people walking in a maze

Forget the Trail of Breadcrumbs

Enterprises often have a simplistic understanding of navigational structures in UX Design. Companies shy away from messing with known organizational schemas for fear that their users or customers will become confused and run away. We don’t give our users enough credit. As a result, most software navigational structures either reflect hierarchical departmental company/brand organization (because how can users be confused by that?), or a very top-heavy list of bucketed themes loosely based on general product “themes”  (hello Amazon!). 

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UX Writing: The Case for User-Centric Language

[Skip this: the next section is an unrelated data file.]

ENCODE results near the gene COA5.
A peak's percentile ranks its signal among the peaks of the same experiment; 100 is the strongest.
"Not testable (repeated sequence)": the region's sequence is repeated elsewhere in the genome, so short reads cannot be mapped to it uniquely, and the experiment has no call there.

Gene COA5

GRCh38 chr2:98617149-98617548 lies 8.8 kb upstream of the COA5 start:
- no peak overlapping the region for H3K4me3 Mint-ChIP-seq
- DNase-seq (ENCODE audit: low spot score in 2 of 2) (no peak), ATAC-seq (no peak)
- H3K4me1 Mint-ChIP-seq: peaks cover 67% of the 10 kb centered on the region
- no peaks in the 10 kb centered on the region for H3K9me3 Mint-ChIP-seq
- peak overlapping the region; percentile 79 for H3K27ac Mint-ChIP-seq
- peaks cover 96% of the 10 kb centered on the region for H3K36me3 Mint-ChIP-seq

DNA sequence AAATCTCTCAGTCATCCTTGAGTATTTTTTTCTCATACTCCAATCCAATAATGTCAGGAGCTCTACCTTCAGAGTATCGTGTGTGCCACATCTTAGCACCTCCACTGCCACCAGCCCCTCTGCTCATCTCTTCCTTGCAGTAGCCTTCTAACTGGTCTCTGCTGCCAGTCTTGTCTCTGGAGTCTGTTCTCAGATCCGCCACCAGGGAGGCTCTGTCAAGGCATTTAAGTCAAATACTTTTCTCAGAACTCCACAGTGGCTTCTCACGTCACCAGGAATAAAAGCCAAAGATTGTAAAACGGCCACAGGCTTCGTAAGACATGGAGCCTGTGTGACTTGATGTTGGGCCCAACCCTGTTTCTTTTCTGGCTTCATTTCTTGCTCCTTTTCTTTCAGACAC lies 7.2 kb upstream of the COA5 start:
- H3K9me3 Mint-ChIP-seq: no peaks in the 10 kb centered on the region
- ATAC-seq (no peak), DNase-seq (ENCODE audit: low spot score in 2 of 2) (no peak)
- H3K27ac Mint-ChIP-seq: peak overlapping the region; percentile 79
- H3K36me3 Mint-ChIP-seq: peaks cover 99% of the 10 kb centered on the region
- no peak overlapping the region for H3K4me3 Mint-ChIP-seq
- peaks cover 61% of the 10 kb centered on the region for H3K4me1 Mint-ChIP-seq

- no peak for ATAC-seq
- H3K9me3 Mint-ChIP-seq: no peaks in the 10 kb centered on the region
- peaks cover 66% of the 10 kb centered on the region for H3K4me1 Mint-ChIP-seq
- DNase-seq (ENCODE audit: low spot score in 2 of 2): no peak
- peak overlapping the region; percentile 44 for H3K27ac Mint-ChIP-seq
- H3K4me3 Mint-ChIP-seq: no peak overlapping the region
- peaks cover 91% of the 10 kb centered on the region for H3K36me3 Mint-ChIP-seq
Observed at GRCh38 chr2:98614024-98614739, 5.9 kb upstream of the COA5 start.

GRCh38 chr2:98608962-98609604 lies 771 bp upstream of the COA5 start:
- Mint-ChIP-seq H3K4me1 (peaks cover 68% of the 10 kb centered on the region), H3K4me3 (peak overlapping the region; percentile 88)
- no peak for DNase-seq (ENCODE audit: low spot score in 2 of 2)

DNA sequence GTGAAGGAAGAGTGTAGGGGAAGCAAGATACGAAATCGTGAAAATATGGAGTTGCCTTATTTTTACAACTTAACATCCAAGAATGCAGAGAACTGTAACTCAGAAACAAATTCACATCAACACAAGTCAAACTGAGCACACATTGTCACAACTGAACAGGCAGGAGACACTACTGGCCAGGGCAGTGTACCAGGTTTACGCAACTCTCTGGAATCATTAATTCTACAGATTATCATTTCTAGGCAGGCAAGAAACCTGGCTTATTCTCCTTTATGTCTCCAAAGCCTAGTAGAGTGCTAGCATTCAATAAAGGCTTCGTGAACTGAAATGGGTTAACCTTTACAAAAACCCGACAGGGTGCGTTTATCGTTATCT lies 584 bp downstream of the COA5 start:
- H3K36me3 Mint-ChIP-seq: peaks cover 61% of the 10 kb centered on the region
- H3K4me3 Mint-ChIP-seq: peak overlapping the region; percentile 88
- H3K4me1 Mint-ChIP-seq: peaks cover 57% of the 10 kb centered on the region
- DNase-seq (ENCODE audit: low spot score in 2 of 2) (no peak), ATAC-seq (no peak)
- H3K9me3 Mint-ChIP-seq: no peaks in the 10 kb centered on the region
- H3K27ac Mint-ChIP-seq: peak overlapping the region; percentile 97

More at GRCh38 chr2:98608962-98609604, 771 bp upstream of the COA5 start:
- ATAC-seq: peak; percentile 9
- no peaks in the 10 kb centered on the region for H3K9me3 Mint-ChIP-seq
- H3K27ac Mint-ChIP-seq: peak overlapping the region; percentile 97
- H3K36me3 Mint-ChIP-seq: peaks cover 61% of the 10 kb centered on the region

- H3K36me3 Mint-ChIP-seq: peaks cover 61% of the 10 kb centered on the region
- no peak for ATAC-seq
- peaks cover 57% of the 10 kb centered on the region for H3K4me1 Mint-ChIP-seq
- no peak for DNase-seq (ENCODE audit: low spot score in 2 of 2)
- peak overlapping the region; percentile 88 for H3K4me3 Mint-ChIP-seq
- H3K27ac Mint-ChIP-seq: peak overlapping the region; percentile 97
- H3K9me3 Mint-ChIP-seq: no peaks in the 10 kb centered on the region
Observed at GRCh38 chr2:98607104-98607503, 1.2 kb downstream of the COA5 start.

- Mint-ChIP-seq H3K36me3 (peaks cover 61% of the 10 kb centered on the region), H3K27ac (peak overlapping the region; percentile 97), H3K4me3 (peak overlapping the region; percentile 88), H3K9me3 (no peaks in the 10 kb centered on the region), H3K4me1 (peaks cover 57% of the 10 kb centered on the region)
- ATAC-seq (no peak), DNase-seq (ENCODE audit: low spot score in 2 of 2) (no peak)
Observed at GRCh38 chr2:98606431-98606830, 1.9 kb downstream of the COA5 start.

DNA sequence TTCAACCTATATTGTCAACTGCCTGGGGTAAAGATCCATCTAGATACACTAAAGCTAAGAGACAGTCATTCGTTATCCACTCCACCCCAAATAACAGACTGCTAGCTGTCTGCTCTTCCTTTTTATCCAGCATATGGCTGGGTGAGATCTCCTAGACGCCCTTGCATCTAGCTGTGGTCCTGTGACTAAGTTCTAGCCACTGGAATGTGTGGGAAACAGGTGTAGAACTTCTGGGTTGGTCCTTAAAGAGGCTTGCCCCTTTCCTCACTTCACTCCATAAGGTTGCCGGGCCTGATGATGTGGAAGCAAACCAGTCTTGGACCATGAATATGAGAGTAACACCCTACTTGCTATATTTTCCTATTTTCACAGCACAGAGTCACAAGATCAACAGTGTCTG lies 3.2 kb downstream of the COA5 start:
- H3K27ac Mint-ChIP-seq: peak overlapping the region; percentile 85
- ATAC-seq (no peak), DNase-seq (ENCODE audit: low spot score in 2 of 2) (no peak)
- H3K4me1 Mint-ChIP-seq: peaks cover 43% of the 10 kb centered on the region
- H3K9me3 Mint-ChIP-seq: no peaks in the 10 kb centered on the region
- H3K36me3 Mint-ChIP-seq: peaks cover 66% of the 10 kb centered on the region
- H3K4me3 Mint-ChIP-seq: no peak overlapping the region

If I asked you what is one of the biggest problems on websites today, I’m willing to bet you wouldn’t say it has anything to do with words. But what if I told you it does? Let’s talk about user-centric language. One research group describes the usability problems that result from something as simple as using the wrong words on websites: “Writers often use the language they are most familiar with when describing offerings on websites, without realizing that those

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